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The first time I came to Kathmandu one year ago, I was on my way back from China. At that time, my plan was to stay for a month in order to learn some Tibetan. Here’s a lesson I learned quickly. Plans change.
My first impression of Boudhanath was that I could eat a variety of food for very low prices. After my time in China, I thought I could once more taste any European food I wanted. I settled down to eat at the Double Dorje ‘Restaurant’. After eating, I no longer knew why people called it restaurant. I later discovered that any place where you can have food is called restaurant in Kathmandu even if the food bears an uncommon resemblance to cardboard. Even so, my fatal error was choosing a mysterious drink called ‘lassi’. The consequences were frequent bathroom visits for a few days. The silver lining was making the acquaintance of a Tibetan doctor named Dr. Sherab. I soon felt better.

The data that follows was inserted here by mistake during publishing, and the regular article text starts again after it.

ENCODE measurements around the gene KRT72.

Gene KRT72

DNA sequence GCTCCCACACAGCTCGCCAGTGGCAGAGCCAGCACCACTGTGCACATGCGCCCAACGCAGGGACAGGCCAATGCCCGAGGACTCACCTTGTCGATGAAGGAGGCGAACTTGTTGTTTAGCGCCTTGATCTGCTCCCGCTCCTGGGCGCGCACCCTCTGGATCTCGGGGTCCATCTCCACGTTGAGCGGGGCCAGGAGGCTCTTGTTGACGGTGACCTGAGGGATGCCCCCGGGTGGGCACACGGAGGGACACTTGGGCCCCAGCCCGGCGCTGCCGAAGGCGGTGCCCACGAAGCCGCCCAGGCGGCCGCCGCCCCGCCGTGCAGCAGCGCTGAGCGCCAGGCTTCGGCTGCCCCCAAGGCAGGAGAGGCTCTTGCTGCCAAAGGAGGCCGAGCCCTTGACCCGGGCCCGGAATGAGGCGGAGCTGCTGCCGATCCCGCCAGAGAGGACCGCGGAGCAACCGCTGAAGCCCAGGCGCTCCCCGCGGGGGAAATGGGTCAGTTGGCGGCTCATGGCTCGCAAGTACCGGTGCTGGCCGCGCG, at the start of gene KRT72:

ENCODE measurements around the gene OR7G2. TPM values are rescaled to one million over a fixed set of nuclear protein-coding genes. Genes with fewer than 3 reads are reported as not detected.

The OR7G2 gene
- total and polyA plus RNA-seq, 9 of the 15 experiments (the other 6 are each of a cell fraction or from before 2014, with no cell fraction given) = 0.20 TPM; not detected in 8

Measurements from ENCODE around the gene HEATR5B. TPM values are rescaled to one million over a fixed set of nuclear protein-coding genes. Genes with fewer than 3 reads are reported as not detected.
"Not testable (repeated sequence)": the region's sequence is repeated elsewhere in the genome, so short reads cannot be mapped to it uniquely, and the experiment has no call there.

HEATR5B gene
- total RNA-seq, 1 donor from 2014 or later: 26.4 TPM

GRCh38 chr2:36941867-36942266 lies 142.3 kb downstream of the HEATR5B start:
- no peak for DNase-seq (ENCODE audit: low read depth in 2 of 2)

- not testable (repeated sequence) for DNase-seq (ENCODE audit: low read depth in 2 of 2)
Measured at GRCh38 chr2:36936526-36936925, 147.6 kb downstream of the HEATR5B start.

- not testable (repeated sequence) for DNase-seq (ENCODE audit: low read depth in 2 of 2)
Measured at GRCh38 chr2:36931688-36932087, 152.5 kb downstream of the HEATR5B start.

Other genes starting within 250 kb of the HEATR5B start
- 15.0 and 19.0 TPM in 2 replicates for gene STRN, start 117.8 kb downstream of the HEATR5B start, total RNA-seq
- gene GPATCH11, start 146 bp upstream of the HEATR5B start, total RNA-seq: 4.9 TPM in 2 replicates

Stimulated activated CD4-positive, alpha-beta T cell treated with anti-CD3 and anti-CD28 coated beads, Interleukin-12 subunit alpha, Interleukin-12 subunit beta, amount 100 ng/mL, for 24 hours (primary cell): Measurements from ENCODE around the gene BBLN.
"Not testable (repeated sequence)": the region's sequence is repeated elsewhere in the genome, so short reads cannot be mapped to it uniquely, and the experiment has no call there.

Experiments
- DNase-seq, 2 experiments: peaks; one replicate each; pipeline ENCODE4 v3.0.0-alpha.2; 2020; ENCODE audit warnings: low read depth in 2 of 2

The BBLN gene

After a few days of exploring the Boudhanath neighborhood, I discovered the White Monastery. It houses the Rangjung Yeshe Institute, which most people simply call ‘the Shedra’. It was the last days of August, the fall semester was about to begin. In the office of the Institute, I was invited to attend one week for free. Naturally, I agreed.
My enjoyment of this week of studies plunged me into the dilemma of a life time. I had just graduated after six years of intensive study in Bauman University in Moscow, and I was planning to settle down in Belgium with a computer-job. But… suddenly I possessed a great opportunity to study the Dharma and the Tibetan language. I thought that if I went back to Europe, I would never have the determination to come back.
I stayed! I still can’t believe it! Here I am in Kathmandu, one year later studying the Dharma… and I am even used to the food!
~Yura from Russia